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Boeing Lease Price Pared 6%

But 'there still needs to be work,' a government spokesman says of talks on the Air Force deal.

May 12, 2003|From Bloomberg News

WASHINGTON — Boeing Co. has made progress in negotiations to lease as many as 100 of its 767 transport aircraft to the Air Force for use in aerial refueling by cutting its price 6%, defense officials said Sunday.

The cost of the lease has been negotiated down by about $9 million per aircraft to about $141 million each, according to defense officials. The deal was originally proposed to cost as much as $17 billion through 2017, including maintenance.

The cost reductions indicate that Boeing may be overcoming the biggest obstacle in a long-delayed lease that Air Force officials have said might be necessary for the nation's No. 2 defense contractor to keep its 767 production line running.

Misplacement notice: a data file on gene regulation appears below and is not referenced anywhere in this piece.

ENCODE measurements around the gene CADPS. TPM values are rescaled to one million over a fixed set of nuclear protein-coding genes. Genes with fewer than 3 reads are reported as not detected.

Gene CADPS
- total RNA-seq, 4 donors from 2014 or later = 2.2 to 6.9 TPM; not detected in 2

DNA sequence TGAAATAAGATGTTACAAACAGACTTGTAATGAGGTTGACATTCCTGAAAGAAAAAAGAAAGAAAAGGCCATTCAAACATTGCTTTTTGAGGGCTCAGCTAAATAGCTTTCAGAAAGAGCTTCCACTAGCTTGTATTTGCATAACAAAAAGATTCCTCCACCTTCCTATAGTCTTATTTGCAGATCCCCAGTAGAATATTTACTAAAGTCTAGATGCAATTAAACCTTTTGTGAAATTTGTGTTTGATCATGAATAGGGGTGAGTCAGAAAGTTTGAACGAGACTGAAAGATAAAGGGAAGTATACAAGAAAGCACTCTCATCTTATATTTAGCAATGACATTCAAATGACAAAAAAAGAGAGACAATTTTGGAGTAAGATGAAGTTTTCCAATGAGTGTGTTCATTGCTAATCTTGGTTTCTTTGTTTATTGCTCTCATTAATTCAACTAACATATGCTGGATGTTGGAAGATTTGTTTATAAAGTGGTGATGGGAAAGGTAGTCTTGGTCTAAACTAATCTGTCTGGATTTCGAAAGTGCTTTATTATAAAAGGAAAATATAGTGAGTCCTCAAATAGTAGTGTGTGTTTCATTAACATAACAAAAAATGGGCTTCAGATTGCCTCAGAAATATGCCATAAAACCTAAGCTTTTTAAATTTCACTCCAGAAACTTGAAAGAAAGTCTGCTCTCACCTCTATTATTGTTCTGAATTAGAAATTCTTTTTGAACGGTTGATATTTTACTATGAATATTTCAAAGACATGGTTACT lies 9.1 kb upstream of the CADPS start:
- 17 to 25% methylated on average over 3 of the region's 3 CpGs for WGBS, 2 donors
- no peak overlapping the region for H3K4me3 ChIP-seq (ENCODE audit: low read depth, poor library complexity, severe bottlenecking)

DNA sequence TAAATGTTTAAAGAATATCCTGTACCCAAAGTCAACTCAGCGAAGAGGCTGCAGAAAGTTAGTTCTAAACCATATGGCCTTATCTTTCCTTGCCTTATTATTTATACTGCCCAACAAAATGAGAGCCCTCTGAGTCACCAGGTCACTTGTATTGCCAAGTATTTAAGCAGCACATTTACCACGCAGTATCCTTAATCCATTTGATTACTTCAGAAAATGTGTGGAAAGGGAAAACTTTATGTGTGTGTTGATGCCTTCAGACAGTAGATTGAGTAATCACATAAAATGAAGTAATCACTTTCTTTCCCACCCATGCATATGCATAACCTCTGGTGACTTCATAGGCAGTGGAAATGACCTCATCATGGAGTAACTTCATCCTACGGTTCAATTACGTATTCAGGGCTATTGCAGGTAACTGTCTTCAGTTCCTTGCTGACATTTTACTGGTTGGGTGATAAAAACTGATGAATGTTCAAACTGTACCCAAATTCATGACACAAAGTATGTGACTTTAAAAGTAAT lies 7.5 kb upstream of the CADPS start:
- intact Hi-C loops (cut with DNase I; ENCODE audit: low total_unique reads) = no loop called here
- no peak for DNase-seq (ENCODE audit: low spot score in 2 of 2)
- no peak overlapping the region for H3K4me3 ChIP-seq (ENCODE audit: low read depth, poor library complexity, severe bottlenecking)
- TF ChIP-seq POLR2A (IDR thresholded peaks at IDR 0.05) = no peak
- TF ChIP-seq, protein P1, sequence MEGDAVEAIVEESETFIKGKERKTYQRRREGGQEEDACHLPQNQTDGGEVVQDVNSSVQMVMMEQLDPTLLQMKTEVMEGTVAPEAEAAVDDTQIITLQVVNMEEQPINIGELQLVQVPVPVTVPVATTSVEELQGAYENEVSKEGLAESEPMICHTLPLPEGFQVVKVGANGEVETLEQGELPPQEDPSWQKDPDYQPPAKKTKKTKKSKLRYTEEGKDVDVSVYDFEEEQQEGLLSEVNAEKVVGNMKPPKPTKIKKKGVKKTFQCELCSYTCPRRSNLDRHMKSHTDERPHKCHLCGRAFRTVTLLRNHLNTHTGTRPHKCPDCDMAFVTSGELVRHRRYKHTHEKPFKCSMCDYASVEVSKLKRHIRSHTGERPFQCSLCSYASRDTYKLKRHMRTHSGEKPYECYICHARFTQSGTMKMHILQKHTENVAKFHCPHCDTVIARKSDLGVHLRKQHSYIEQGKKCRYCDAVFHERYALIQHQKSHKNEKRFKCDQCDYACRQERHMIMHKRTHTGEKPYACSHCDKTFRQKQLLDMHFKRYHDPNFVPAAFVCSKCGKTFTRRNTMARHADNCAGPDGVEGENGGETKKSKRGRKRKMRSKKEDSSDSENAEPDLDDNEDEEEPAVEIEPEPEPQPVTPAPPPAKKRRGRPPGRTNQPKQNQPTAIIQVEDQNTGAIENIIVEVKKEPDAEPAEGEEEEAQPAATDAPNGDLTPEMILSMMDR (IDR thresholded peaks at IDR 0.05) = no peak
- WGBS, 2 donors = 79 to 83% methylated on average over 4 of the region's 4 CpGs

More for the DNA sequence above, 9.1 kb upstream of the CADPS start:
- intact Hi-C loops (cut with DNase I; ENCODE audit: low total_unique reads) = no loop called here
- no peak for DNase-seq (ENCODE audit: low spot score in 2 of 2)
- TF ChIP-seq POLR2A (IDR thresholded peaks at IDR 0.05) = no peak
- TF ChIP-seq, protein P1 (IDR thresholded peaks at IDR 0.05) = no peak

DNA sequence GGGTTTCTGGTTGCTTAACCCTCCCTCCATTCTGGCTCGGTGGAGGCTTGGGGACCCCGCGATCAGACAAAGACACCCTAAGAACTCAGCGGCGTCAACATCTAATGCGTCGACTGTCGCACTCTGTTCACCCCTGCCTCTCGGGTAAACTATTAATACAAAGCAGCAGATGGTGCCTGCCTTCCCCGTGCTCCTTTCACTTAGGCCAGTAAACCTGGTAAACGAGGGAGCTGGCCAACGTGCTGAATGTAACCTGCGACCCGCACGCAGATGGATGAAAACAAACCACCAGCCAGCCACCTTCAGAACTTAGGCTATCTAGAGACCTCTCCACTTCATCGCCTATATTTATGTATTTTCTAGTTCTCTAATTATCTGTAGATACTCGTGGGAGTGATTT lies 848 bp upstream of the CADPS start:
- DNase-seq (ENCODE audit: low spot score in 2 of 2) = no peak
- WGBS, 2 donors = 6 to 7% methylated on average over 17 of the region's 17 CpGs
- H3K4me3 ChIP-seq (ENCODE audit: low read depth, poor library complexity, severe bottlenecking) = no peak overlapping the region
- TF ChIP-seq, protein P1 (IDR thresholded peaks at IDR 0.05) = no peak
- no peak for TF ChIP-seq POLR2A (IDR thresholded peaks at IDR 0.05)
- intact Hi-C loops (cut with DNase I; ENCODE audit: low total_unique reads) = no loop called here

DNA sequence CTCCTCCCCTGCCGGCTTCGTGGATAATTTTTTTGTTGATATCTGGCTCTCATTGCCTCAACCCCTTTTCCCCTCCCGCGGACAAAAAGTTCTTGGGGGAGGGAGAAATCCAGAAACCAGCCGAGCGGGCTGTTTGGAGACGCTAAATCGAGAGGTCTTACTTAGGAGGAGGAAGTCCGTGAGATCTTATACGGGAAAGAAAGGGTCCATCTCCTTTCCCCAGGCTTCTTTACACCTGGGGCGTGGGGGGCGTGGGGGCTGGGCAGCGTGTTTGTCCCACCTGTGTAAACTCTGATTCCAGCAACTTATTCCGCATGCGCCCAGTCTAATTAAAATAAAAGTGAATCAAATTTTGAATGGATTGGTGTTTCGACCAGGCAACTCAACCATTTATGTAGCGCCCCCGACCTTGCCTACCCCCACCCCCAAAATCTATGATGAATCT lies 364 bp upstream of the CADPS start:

"I believe there has been progress," said Trent Duffy, a spokesman for the White House Office of Management and Budget. "The price is headed in the right direction, but there still needs to be work."

The Air Force says it must accelerate the retirement of its aging fleet of KC-135 tankers, a quarter of which are grounded at any given time for maintenance. The Air Force needs to retire as many as 500 KC-135s during the decade.

Congress in 2001 allowed the Air Force and Boeing to enter negotiations on the 767 tankers.

Some lawmakers, including Republican Sen. John McCain of Arizona, have criticized the lease proposal as a bailout for Boeing, and Duffy's agency has in the past suggested that buying the planes might be less expensive for the government than leasing them.

Air Force, Boeing and Pentagon officials next week will present the latest version of the tanker proposal to Undersecretary of Defense Edward "Pete" Aldridge, officials said. Aldridge has announced his retirement effective May 23.

Boeing shares rose 96 cents to $29.10 Friday in New York Stock Exchange trading.

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